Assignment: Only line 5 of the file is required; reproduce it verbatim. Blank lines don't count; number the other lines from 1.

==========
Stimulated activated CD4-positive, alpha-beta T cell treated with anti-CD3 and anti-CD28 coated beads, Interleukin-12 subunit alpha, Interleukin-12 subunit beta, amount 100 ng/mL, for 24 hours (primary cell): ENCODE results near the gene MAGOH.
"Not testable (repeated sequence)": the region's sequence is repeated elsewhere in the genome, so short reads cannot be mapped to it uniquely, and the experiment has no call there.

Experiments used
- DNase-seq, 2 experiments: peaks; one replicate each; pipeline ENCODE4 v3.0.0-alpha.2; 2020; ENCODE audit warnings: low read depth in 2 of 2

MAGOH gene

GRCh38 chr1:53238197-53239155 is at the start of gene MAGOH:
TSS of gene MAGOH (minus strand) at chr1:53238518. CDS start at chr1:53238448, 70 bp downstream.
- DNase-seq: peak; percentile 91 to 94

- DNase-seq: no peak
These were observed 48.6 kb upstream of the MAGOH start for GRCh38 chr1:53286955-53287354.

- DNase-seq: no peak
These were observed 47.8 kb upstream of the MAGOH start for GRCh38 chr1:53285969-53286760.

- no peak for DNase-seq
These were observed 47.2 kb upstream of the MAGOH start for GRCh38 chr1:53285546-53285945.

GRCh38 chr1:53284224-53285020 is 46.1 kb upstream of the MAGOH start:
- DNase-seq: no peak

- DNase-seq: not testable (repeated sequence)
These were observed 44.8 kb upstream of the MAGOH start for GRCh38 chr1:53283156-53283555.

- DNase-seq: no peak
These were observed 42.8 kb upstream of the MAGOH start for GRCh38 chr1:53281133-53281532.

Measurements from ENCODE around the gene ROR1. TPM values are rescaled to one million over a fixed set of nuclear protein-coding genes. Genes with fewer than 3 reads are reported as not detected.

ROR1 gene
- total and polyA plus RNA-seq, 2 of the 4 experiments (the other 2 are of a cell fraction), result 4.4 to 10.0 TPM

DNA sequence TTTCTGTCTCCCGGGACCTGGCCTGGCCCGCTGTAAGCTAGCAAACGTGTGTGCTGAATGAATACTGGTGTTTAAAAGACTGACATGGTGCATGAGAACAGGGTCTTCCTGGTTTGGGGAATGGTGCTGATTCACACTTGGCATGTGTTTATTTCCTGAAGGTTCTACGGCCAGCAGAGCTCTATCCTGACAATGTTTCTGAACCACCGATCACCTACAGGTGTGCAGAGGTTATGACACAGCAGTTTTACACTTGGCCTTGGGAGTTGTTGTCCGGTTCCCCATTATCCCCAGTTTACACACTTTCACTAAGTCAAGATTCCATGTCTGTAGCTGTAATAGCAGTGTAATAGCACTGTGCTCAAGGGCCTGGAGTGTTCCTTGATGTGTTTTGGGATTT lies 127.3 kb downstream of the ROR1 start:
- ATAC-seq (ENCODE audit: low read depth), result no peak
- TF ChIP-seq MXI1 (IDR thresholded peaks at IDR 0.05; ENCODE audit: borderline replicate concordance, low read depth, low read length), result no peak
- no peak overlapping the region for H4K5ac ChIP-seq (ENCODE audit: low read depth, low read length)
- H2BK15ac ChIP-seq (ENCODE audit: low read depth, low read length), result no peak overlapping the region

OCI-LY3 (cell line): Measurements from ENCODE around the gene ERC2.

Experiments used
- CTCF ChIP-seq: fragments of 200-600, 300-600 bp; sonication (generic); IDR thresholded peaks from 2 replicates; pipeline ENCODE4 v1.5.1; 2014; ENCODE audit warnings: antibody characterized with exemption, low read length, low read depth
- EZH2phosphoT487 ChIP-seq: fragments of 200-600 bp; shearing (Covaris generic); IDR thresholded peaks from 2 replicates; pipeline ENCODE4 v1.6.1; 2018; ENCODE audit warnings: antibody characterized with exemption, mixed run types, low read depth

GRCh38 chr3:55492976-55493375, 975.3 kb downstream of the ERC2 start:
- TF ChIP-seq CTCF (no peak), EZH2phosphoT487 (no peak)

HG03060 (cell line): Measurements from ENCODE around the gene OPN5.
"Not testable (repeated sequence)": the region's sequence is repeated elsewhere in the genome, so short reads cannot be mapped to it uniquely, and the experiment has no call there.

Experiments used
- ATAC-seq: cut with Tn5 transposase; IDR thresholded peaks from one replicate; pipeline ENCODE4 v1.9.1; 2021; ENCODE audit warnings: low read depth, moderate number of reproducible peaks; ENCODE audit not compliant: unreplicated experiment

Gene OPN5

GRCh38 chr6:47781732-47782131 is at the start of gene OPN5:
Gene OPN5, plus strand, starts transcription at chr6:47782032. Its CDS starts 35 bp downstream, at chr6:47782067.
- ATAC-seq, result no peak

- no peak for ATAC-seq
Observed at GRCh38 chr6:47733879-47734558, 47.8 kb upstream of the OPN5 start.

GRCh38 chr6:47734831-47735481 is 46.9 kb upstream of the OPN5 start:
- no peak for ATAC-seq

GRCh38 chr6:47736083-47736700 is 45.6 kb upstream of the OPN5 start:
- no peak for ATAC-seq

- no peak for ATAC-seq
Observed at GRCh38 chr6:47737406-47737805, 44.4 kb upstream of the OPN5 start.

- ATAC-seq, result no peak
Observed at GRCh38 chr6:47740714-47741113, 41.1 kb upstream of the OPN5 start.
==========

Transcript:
MAGOH gene